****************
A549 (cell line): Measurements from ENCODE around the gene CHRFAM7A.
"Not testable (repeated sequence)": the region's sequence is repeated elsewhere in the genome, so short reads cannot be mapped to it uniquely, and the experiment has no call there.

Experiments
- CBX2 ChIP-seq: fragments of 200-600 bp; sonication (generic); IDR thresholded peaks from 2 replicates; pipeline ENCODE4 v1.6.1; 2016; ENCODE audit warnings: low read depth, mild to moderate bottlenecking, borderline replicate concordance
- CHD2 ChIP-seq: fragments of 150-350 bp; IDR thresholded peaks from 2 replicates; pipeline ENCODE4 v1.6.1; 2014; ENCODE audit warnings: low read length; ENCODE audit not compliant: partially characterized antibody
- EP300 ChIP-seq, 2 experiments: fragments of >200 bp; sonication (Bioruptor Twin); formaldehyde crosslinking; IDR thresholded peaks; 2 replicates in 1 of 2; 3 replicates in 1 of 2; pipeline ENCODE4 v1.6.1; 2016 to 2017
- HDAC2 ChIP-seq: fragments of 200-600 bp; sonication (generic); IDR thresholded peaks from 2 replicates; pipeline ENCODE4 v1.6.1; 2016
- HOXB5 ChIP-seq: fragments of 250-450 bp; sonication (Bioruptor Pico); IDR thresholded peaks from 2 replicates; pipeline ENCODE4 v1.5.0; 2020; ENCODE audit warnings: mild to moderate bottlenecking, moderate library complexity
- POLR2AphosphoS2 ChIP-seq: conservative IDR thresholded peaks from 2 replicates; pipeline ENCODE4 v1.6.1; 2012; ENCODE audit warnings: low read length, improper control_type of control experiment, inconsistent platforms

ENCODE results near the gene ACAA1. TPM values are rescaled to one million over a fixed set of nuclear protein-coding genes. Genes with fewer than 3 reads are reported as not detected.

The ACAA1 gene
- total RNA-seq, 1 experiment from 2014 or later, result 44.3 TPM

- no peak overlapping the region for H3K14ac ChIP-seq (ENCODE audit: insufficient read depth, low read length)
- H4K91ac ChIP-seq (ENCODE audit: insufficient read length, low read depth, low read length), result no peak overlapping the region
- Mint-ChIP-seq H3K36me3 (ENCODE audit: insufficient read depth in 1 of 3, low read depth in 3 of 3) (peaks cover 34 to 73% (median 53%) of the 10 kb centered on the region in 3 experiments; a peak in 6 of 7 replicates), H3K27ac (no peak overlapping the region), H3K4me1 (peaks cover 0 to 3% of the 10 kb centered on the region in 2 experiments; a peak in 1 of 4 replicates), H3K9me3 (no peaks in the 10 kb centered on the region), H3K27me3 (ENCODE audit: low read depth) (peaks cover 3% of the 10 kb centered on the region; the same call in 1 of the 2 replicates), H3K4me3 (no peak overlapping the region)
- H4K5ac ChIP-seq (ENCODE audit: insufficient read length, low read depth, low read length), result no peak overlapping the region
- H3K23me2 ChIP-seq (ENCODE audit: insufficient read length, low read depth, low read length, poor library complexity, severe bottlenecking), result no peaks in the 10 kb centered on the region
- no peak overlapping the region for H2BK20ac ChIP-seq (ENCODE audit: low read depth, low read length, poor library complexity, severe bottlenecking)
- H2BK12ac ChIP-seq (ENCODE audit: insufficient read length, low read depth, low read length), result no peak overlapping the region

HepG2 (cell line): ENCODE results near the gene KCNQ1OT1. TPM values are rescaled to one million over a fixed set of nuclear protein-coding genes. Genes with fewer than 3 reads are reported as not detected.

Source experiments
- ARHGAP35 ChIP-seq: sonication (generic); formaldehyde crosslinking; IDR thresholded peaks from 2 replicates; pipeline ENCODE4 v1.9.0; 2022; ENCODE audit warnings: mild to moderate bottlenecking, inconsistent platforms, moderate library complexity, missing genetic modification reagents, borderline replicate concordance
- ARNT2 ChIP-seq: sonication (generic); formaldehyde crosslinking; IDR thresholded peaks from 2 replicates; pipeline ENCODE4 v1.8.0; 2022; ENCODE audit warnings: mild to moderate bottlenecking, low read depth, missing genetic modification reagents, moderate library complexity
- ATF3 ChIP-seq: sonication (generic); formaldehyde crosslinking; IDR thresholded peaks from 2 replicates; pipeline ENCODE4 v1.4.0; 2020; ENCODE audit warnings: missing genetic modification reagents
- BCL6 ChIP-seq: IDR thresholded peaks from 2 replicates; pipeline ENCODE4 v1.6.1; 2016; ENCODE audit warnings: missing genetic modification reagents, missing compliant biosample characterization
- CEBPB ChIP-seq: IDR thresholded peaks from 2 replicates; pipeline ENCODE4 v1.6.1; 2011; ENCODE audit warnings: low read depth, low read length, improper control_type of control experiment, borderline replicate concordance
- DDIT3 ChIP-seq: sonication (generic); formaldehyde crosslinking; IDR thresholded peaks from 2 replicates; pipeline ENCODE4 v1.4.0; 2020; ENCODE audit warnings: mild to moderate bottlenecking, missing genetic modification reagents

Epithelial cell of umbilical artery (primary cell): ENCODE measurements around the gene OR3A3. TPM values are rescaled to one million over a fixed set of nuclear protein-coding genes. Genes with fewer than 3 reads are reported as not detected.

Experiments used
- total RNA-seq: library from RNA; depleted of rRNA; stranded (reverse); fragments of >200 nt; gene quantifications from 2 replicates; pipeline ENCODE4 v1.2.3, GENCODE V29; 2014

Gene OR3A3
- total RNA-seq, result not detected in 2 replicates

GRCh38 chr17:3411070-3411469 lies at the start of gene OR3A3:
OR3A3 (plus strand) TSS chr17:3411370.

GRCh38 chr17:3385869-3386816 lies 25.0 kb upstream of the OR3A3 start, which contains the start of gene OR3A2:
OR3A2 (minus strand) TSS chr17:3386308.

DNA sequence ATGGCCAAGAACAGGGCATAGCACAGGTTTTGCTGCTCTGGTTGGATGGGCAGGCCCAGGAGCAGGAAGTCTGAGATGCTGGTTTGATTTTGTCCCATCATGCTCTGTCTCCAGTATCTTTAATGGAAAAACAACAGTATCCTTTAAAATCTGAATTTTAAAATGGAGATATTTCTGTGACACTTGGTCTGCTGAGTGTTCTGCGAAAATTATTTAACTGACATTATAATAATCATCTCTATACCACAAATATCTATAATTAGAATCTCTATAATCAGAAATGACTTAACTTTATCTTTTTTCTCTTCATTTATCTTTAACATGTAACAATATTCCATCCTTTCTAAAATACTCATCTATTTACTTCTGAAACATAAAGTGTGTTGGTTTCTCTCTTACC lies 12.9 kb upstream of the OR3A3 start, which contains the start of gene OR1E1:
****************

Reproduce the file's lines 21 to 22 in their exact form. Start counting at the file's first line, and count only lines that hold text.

Source experiments
- ARHGAP35 ChIP-seq: sonication (generic); formaldehyde crosslinking; IDR thresholded peaks from 2 replicates; pipeline ENCODE4 v1.9.0; 2022; ENCODE audit warnings: mild to moderate bottlenecking, inconsistent platforms, moderate library complexity, missing genetic modification reagents, borderline replicate concordance